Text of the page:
Packages believed to contain the deadly poison ricin were sent to President Trump, Defense Secretary Mattis, and Admiral John Richardson on Monday. CNN reports the Secret Service has confirmed such a letter was sent to Trump but says it never reached the White House:

An envelope addressed to President Donald Trump contained a substance suspected to be ricin and appeared to be connected to similar envelopes sent to the Pentagon, a law enforcement source told CNN.

Two pieces of mail delivered to the Pentagon mail facility on Monday have initially tested positive for ricin, according to a US defense official.
When asked about the letters sent to the Pentagon, a Secret Service spokesman told CNN that “the Secret Service can confirm receipt of a suspicious envelope addressed to the President on Oct. 1, 2018.”

The FBI picked up the two packages sent to the Pentagon but hasn’t yet said what if found in them. Ricin is a byproduct of castor oil production and does not happen by accident. We’ll have to wait for more information on that. Meanwhile, the NY Times notes that ricin has been a part of previous terror plots:

In 2011, four Georgia men were arrested and later sentenced to prison for plotting to spread the toxin simultaneously in five American cities, targeting federal and state officials. That same year, American counterterrorism officials said they were increasingly tracking the possibility that Al Qaeda would use ricin in attacks against the United States.

Two years later, a Mississippi man sent letters containing ricin to President Barack Obama and a Republican senator in an elaborate attempt to frame a rival.

The list of incidents involving ricin is much longer and includes several situations that could be described as domestic disputes, albeit bizarre ones. But clearly, in this case, with three top US leaders as the intended targets, terrorism of some type is a possibility. Or could it be that the sender targeted four leaders?

Also today, there was an incident involving a white powder suspected of being some kind of poison which turned up at Sen. Cruz’s election headquarters in Texas. The Houston Chronicle reports that, after the building was cleared and two people were hospitalized, it was later determined the substance was not hazardous.

Two people were hospitalized after being exposed to a “white powdery substance” that was addressed to Sen. Ted Cruz’s Houston campaign office, according to the Houston Police Department.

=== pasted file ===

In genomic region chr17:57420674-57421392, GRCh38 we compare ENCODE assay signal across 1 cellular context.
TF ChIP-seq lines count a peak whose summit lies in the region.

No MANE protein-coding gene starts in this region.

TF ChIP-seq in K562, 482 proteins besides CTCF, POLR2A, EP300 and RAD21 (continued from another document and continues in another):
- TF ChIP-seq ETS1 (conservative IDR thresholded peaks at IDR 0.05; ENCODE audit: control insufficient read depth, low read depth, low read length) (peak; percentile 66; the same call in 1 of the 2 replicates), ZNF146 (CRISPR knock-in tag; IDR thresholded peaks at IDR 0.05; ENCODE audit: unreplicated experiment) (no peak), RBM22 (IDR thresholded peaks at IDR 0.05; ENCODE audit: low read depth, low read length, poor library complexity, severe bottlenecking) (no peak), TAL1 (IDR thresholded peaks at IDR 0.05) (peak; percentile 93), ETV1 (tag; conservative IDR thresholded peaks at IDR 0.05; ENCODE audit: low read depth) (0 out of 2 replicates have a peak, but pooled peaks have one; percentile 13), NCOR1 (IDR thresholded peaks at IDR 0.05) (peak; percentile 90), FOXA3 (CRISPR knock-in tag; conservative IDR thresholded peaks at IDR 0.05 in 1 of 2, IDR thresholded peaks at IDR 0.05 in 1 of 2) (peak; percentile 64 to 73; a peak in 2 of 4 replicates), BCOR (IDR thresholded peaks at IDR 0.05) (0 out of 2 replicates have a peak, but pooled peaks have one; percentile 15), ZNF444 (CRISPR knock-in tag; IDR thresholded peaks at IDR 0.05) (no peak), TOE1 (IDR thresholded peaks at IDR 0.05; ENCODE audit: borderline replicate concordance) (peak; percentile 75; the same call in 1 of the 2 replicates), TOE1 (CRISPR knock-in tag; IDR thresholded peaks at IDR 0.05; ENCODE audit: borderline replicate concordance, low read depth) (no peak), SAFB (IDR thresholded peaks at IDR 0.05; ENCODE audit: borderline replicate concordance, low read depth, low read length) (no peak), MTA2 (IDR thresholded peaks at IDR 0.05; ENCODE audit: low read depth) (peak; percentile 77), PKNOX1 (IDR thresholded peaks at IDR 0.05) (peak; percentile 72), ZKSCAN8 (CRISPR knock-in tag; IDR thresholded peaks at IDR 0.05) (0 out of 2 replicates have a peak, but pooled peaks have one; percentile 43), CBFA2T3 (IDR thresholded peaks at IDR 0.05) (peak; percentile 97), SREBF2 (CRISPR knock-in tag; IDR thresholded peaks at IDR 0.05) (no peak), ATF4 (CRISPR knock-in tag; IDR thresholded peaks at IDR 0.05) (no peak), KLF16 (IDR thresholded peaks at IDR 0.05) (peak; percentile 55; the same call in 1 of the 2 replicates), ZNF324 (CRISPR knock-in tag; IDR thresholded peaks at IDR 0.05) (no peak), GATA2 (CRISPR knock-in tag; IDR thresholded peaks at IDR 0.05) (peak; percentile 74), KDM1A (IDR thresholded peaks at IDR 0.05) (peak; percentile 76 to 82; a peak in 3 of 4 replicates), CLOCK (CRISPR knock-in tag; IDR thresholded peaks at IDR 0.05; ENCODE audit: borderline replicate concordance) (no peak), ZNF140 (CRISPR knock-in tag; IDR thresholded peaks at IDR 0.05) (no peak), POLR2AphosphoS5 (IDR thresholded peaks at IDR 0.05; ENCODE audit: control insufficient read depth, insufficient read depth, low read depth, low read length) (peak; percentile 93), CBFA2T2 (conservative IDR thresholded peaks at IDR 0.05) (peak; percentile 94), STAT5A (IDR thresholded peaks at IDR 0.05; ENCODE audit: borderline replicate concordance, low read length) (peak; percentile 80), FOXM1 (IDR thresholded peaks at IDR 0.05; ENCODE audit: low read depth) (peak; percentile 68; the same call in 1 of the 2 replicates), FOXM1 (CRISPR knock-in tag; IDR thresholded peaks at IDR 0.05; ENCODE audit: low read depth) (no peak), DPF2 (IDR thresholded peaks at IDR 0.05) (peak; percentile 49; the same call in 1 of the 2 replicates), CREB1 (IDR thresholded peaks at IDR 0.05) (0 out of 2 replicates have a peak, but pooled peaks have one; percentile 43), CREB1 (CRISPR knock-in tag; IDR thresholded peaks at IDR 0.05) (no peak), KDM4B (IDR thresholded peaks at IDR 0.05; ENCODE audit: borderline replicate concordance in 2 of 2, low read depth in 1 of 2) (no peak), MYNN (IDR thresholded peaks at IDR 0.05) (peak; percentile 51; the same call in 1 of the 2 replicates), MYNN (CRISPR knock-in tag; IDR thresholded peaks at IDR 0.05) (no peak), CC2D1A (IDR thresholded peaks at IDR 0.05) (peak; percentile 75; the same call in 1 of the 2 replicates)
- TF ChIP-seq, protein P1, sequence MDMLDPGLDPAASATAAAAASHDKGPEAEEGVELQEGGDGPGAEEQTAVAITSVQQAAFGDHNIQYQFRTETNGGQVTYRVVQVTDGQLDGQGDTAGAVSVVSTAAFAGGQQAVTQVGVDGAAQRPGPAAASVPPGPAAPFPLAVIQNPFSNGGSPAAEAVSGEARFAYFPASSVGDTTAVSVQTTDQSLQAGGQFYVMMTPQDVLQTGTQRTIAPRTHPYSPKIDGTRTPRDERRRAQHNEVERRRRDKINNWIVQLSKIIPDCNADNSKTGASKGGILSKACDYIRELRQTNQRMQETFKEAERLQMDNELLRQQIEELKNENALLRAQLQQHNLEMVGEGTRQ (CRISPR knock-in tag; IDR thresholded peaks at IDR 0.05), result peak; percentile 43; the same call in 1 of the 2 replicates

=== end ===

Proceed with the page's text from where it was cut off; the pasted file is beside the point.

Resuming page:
Tests later determined that the substance was negative for any hazardous substance, the Houston Fire Department said.

However, there’s one more confusing wrinkle here. NBC 4 in Washington is now reporting that all four letters were sent by the same person and that none of them are believed to be harmful:

Four suspicious letters that appear to have come from the same person were sent to the White House, the Pentagon campus and Sen. Ted Cruz’s campaign headquarters in Houston on Monday and Tuesday, law enforcement officials told NBC News…

Officials told NBC News they do not consider any of the letters to be dangerous. They said they have promising leads on where the letters originated. No information on a suspect was released.

The letter sent to Cruz’s office apparently did not contain ricin. But the letters sent to the Pentagon were flagged as testing positive for ricin. And at least at this moment, several major media outlets are reporting those packages are believed to actually contain ricin.

Something doesn’t add up here. Either the Cruz story is not related to the others or the packages somehow tested positive for ricin without actually being harmful. There may be other explanations but those are the two that occur to me at the moment. Given the seriousness of this, even if no ricin was involved, I’m sure we’ll hear a lot more about it in the coming days. If there are any big developments tonight, I’ll update this post.

Update: This CBS story connect the letters sent to Trump and the Pentagon but not the one sent to Cruz’s office. This report also indicates that substances which test positive initially sometimes test negative under more thorough testing.